Health Savings Accounts (HSAs)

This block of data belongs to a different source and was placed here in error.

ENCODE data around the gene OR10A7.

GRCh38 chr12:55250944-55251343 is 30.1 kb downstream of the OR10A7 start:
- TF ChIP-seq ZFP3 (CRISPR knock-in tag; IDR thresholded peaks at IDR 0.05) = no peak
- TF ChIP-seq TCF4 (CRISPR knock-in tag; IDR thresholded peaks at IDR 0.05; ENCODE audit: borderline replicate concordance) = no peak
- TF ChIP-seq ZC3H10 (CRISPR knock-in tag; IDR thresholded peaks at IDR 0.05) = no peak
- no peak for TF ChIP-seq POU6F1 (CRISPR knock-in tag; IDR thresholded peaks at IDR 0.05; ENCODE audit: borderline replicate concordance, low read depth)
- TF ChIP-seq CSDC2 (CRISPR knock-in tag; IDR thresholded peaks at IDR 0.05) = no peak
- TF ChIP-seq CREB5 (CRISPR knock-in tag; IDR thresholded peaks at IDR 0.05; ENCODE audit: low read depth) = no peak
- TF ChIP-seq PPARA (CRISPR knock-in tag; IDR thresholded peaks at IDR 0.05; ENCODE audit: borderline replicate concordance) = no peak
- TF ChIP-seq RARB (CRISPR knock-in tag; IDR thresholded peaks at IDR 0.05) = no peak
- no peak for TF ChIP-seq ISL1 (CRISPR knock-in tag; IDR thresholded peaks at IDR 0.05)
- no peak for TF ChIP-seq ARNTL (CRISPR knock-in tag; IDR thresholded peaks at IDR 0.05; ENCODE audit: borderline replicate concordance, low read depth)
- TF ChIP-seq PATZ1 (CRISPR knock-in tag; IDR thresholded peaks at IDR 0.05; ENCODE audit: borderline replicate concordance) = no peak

Let’s talk about health savings accounts or a lot of people refer to them as HSAs. So first, what is this? This is a tool that you’re allowed to make tax deductible contributions into. You get tax-deferred growth. You can invest it if you want to, leave it in cash or savings. And then as long as you’re taking that money out for some medical expense, it’s tax-free coming out. They call that triple tax. It’s basically the only account out there that’s allowed to do that. Tax-deferred going in, tax-deferred growth and then tax-free distributions. So very, very powerful tool out there. Let me give you an example of how you may use one of these. Let’s say I have an HSA. Well I have children. So we have to go to the doctor occasionally, right? Things come up with kids. So let’s say I have a copay of $20 for my primary care physician. So my insurance maybe picks up the bulk of the bill and I have this $20 thing. If I have money in my HSA account I could write a check out of that. And that’s a medical expense, right, it’s paying a physician? So that there comes out tax-free. So I’m putting pre-tax dollars in and I’m paying with pre-tax, but it’s not hurting me from a tax thing. So on your tax return, think of it as a way of reducing your income, reducing your taxable income, but still using that power to pay off medical stuff down the road. So their limits change every year, depending upon if you’re an individual or a family. So I won’t get into all that because they change all the time. But look those up. But really important though is you have to be eligible for one of these depending upon the health insurance plan you’re on will determine if you can have an HSA or you cannot. I basically should have said contribute to an HSA. Because a lot of times your insurance changes whether your employer changes it or you change it, some years you may be eligible and some years you may be not. If you’re not eligible, all that means is you can’t contribute that year. You can still own one and you still can use it. You just can’t make new contributions until maybe you get under a new eligible plan. The other thing that’s kind of unique about these and a good thing is there’s no forced distributions. So think of like your 401Ks and IRAs. You put these monies in at the age 72, you have to pull this money out, required minimum distributions. HSAs you could technically defer forever. There’s no forced distributions. A lot of times people use them up over time because medical expenses arise and they’re paying that. But if you were fortunate enough to put a fair amount of money in and had great health and didn’t need it, guess what? It could grow indefinitely for the most part along that. So if you don’t have one, maybe look into how you can get one or seeing if you’re eligible and see how it could play a role in your retirement because there’s some other neat things we can do with these later on in life.